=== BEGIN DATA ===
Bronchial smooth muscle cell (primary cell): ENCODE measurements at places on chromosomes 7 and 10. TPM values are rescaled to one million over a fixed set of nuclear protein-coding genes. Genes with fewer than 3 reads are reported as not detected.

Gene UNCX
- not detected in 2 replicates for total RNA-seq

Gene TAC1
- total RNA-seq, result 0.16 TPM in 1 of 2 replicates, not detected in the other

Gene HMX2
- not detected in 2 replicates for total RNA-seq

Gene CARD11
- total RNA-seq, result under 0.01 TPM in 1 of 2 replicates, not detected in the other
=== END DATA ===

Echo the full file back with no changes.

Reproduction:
Bronchial smooth muscle cell (primary cell): ENCODE measurements at places on chromosomes 7 and 10. TPM values are rescaled to one million over a fixed set of nuclear protein-coding genes. Genes with fewer than 3 reads are reported as not detected.

Gene UNCX
- not detected in 2 replicates for total RNA-seq

Gene TAC1
- total RNA-seq, result 0.16 TPM in 1 of 2 replicates, not detected in the other

Gene HMX2
- not detected in 2 replicates for total RNA-seq

Gene CARD11
- total RNA-seq, result under 0.01 TPM in 1 of 2 replicates, not detected in the other